Buxton was born at Castle Hedingham, Essex, England. His father was also named Thomas Fowell Buxton. His mother's maiden name was Anna Hanbury. She was a Quaker (member of the Religious Society of Friends). Through the influence of his mother, Buxton became a close friend of Joseph John Gurney and his sister, Elizabeth Fry, who were both prominent Quakers. Buxton married their sister Hannah Gurney, of Earlham Hall, Norwich in May 1807. He lived at Easneye, Herts.
In 1808, Buxton's Hanbury family connections led to an appointment to work at the brewery of Truman, Hanbury & Company, in Brick Lane, Spitalfields, London. In 1811, he was appointed a partner in the business, now renamed Truman, Hanbury, Buxton & Co; he later became sole owner of the company.
Although he was a member of the Church of England, Buxton attended Friends meetings with the Gurneys and became involved in the social reform movement being led by Friends. He helped raise money for the weavers of London who were forced into poverty by the factory system. He provided financial support for Elizabeth Fry’s prison reform work and became a member of her Association for the Improvement of the Female Prisoners in Newgate.
Buxton was elected as a Member of Parliament for Weymouth and Melcombe Regis in 1818. As an MP he worked for changes in prison conditions and criminal law and for the abolition of slavery. He also opposed capital punishment and pushed for its abolition. Although he never accomplished this last goal during his lifetime, he did help to reduce the number of crimes punishable by death from more than two hundred to eight.
The slave trade had been abolished in 1807, but Buxton began to work for the abolishment of slavery itself. He helped found the Society for the Mitigation and Gradual Abolition of Slavery (later the Anti-Slavery Society) in 1823. He took over as leader of the abolition movement in the British House of Commons after William Wilberforce retired in 1825. His efforts paid off in 1833 when slavery was officially abolished in the United Kingdom. Buxton held his seat in Parliament until 1837.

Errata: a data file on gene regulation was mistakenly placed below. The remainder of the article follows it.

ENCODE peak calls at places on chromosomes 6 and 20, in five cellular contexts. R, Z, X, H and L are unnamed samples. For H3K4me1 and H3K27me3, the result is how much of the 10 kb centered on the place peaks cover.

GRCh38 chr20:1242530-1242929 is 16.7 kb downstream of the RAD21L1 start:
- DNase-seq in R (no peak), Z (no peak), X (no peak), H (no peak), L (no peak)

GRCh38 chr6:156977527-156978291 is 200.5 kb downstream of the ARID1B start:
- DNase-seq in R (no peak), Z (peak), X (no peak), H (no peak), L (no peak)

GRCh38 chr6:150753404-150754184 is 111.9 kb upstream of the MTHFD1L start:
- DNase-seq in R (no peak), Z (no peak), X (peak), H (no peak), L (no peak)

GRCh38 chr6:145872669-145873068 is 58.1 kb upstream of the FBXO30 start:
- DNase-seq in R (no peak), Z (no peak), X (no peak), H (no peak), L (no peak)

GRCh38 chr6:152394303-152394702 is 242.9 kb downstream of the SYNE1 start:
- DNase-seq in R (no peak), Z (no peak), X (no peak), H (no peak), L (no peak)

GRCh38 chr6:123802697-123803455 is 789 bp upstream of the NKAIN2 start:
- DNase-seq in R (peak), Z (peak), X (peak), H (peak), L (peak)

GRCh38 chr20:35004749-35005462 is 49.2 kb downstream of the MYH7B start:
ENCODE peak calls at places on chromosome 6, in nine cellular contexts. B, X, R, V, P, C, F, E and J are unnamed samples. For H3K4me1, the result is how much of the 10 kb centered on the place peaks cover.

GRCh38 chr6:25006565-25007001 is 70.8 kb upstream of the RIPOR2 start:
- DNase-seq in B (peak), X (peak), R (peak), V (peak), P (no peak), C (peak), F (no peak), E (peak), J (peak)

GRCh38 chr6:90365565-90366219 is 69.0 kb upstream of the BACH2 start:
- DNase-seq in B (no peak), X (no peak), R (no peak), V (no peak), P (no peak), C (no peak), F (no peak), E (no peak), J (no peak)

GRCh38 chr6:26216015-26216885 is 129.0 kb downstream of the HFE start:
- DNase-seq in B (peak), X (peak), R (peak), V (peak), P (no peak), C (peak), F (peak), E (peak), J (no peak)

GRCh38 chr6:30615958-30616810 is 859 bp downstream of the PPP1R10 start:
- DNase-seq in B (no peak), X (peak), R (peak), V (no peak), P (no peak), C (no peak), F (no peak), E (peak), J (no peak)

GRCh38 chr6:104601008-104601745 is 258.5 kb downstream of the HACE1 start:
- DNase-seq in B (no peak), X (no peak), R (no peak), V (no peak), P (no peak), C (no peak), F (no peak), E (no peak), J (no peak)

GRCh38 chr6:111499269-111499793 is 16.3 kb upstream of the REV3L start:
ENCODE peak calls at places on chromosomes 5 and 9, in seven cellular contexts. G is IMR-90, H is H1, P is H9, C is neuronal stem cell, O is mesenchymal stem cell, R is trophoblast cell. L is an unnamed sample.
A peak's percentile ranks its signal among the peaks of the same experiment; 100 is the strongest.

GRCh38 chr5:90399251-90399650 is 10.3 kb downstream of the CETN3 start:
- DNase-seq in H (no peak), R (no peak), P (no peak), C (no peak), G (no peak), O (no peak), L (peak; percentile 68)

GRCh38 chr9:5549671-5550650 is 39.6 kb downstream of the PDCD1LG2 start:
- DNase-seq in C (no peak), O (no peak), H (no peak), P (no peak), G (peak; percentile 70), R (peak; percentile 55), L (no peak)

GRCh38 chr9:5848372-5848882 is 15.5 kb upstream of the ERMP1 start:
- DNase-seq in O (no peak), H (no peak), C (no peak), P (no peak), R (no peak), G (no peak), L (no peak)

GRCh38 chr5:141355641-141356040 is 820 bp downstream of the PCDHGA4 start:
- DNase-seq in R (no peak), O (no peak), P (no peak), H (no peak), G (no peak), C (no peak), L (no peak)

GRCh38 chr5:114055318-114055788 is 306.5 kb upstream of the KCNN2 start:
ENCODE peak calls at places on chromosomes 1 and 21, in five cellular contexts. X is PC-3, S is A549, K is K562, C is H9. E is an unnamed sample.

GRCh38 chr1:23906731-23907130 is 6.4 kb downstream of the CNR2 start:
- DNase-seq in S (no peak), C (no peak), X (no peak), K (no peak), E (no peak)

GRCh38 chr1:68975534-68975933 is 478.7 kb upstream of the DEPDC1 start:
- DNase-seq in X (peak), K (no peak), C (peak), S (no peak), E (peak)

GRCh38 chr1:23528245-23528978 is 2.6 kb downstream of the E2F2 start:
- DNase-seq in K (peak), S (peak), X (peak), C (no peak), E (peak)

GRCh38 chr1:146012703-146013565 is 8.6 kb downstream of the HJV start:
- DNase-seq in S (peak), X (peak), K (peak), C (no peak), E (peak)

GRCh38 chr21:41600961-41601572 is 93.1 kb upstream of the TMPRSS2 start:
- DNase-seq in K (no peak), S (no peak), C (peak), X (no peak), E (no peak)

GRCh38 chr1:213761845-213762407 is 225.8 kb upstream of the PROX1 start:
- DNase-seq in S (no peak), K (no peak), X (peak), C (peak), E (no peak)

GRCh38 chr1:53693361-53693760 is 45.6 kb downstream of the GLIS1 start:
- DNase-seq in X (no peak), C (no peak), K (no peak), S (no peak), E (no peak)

In 1839 Buxton urged the British government to make treaties with African leaders to abolish the slave trade. They sent a team (not including Buxton) to the Niger River Delta in 1841 that set up a headquarters and began negotiations. The party suffered so many deaths from disease that the government called them back.
In 1840 Buxton was created a baronet. His health failed gradually, which some believed was caused by the disappointment over the failed mission to Africa. He died a few years later. There is a monument to him in Westminster Abbey, and a memorial to the emancipation of slaves and dedicated to Buxton in Victoria Tower Gardens (commissioned by his son Charles Buxton MP, the Buxton Memorial Fountain, designed by Samuel Sanders Teulon, was initially erected in Parliament Square, but was removed in 1940 and moved to its current location in 1957). Fowell Close in Earlham, Norwich, is named after him.
In February 2007 a plaque was attached in his memory to the Norwich Friends Meeting House in Upper Goat Lane.
Buxton Road, part of the main route between Weymouth and the Isle of Portland is named after Sir Thomas Buxton, where he was Member of Parliament for 19 years. The road runs past Bellfield Park, his former home in Wyke Regis.
- An Enquiry, Whether Crime and Misery are produced or prevented by our present system of Prison Discipline (1818)
- The African Slave Trade and Its Remedy (London: J. Murray, 1839)
- Barclay, Oliver. Thomas Fowell Buxton and the liberation of slaves (York: William Sessions, 2001)
- Binney, Thomas. Sir Thomas Fowell Buxton, Bart. A study for young men (London: J. Nisbet & Co, 1853)
- Buxton, Charles (Ed). Memoirs of Sir Thomas Fowell Buxton Bart (London, 1848).
- Rodriguez, Junius P., ed. Encyclopedia of Emancipation and Abolition in the Transatlantic World. (Armonk, NY: M.E. Sharpe, 2007)
- Temperley, Howard. British antislavery, 1833-1870 (Columbia: University of South Carolina Press, 1972)